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Seal the Replacement Marble Tile
Marble is a very porous material, and the replacement tile could get stained during installation if not properly prepared. That is why before you proceed, you should take a foam brush and apply a light coat of a marble surface sealing agent to its surface. That will create an invisible barrier over the tile so that adhesive and mortar will not damage or stain it.Continue to 7 of 11 below.
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Apply Mortar To The Marble
Mix a small amount of tile mortar according to the manufacturer's directions. Then apply it directly to the back of the replacement tile using a ¼” notched trowel. Make sure to trace furrows in the mortar with the notched edge, as this will help the tile adhere to the subfloor. As you place the tile in position, use tile spacers at each corner to ensure that the grout lines are consistent.Continue to 8 of 11 below.
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Level Out The Floor
Take a piece of 2x4 wood that is very straight and true. You can gauge the straightness of the wood by placing one end near your eye and the other near the floor, sighting down it. This will allow you to see if there are any bends, warps, or curves along its length.
Place the wood over the new tile so that it stretches across a few adjacent pieces. Then, use a rubber mallet to tap the wood down on top of the tiles to ensure that it sets even with the surface of the others.Continue to 9 of 11 below.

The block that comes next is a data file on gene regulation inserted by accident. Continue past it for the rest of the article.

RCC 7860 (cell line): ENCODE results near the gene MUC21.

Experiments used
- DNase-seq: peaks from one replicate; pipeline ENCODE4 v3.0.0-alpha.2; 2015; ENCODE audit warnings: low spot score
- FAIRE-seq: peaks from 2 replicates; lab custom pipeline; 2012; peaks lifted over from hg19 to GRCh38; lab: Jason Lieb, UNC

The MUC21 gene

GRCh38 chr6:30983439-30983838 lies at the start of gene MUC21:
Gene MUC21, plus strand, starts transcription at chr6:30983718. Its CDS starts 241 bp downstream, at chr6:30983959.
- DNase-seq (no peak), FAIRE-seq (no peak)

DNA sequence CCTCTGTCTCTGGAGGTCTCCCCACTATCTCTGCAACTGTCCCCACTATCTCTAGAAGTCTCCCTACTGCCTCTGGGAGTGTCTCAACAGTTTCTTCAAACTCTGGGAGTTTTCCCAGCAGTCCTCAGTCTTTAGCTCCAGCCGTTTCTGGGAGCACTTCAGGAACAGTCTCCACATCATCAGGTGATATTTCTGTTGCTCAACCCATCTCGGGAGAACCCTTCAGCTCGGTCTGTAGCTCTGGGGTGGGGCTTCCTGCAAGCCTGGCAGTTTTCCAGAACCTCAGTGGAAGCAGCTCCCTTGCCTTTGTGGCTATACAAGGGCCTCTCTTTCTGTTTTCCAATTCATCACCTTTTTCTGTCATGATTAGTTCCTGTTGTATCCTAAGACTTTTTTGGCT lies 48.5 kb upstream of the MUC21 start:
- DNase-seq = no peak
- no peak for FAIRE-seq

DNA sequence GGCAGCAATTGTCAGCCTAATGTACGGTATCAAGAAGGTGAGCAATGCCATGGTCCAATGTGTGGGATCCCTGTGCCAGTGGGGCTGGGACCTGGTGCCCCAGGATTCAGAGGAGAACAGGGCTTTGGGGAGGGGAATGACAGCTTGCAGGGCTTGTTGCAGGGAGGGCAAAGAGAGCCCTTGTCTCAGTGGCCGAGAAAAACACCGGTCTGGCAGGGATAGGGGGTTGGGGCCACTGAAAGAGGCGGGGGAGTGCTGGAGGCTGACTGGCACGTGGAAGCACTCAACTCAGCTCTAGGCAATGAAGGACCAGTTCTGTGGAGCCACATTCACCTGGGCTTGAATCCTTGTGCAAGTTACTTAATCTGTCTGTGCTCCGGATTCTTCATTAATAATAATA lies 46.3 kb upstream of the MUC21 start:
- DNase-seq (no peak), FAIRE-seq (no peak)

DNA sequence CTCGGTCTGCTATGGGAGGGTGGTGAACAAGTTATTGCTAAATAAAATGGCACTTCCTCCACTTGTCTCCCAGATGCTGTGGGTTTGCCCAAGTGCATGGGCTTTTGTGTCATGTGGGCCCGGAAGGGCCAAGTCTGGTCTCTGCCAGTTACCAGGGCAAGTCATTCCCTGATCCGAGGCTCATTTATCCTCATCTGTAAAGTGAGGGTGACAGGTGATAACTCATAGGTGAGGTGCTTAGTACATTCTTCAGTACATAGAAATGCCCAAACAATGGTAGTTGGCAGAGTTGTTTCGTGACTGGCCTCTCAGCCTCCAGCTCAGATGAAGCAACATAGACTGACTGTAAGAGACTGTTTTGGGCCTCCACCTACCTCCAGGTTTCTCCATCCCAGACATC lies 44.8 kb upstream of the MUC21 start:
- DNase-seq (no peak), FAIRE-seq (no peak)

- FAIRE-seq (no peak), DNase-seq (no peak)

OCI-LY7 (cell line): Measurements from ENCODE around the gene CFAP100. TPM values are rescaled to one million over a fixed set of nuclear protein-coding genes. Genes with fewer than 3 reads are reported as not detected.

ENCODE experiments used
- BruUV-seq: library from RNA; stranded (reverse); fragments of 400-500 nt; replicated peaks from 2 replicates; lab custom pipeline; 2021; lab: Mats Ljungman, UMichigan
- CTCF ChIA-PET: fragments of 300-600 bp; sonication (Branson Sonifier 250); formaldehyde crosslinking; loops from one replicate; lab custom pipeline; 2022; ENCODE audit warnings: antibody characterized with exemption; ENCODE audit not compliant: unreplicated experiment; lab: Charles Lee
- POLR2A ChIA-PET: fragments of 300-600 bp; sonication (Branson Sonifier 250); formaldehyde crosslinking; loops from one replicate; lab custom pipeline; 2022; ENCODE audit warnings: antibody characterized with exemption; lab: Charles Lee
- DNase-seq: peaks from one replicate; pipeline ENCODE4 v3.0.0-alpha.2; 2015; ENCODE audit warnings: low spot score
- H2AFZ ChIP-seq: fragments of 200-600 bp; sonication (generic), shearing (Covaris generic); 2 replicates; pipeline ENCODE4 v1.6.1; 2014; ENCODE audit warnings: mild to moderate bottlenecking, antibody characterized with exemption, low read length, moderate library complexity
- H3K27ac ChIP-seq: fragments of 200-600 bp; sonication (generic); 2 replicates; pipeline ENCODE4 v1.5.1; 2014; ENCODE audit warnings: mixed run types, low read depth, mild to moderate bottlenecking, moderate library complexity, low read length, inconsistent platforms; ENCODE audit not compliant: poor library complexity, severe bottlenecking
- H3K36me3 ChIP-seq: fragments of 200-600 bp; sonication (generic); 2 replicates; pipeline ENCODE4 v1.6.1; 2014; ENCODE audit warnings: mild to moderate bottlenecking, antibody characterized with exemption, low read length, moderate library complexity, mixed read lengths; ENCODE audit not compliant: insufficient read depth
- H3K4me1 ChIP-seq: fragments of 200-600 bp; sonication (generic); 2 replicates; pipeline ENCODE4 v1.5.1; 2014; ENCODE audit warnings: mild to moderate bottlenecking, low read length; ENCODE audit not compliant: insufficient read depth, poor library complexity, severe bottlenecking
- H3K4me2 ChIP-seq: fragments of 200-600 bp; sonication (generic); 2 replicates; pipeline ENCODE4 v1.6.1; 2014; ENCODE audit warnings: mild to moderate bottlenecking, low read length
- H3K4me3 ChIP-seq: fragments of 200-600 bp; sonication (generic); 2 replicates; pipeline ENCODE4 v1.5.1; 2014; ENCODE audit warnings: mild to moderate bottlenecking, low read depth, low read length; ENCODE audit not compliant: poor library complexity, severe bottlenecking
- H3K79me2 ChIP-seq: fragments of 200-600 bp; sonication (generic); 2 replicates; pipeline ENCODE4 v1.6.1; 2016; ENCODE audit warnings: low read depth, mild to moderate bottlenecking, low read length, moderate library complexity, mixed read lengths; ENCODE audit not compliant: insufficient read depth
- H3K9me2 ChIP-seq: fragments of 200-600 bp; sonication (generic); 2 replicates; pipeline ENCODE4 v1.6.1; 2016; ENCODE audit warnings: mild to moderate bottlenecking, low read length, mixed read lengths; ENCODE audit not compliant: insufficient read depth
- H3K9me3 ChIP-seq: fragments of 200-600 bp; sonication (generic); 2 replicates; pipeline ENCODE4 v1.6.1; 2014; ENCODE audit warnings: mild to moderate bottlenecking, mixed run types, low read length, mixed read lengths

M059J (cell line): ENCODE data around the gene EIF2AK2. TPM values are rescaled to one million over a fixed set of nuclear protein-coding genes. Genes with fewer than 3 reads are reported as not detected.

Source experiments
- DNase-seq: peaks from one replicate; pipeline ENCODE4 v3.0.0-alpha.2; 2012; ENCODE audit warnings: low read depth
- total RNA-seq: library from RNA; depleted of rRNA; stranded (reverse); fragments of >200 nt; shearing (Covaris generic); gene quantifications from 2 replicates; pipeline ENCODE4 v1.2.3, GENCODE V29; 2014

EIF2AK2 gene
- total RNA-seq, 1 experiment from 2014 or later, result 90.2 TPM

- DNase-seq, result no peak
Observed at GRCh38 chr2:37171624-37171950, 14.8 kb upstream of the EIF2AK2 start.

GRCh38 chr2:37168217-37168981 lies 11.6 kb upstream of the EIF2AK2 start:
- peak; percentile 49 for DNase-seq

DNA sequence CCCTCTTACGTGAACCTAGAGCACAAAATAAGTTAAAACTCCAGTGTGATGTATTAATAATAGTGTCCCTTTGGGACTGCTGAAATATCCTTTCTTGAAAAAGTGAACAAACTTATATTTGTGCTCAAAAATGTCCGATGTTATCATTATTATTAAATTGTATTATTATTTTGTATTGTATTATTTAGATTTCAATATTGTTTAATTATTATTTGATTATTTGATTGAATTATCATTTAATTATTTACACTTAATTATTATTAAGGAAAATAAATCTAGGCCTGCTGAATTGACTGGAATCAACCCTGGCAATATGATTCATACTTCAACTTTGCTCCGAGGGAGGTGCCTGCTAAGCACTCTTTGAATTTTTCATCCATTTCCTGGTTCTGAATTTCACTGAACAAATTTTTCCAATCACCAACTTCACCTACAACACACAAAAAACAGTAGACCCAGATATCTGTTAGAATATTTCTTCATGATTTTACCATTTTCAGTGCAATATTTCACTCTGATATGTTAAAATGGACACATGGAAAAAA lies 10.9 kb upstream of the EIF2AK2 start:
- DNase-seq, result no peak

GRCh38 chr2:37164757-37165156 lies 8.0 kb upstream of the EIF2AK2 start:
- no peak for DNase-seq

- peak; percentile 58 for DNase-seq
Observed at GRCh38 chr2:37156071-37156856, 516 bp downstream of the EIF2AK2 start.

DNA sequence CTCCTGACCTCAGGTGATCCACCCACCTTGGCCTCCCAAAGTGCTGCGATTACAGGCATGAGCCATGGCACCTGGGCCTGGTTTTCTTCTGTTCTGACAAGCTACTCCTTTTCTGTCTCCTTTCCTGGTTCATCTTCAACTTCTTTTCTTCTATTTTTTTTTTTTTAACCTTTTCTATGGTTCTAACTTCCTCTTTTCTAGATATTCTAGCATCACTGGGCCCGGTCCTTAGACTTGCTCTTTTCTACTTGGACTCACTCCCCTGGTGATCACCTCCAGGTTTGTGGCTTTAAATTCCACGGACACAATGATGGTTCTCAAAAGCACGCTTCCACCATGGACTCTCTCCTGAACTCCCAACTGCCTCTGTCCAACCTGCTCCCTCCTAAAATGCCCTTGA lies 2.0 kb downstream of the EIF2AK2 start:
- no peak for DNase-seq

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Clean and Prepare
Use a wet cloth to remove excess moisture from the surface of the tile. A screwdriver can be used to remove any mortar that seeped up along the grout lines while placing the replacement piece.
You will then want to allow the adhesive to thoroughly dry over the course of the next 24 hours. Once it has you can take a pair of pliers, and carefully remove the tile spacers from the four corners of the pieces.Continue to 10 of 11 below.
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Grout The Replacement Marble Piece
Try to find a tile grout color that will match your existing grout lines. Then mix a little bit of it, and allow it to dry over the course of a couple of hours. This will show you what it will look like no your floor and will let you gauge how closely the colors match up. Before proceeding, you may want to apply sealer to the surrounding marble tiles so that they are not stained by the grout.
Once satisfied, mix another small batch of grout and apply it to the seams of the replacement tile with a grout float. Don’t apply too much, and do your best to direct it down into the grooves and off the surface of the marble pieces. Use a large damp sponge to wipe excess grout off of the tiles.Continue to 11 of 11 below.
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Seal The Floor (Optional)
At this point, you can apply a coat of sealer to the entire floor. This may not be necessary, but the seal does have a subtle effect on this materials sheen and surface gloss. Applying a coat to the entire installation will help to create a sense of uniformity in the room. It is also recommended that additional coats of sealer be applied to the installation, periodically every 6-12 months.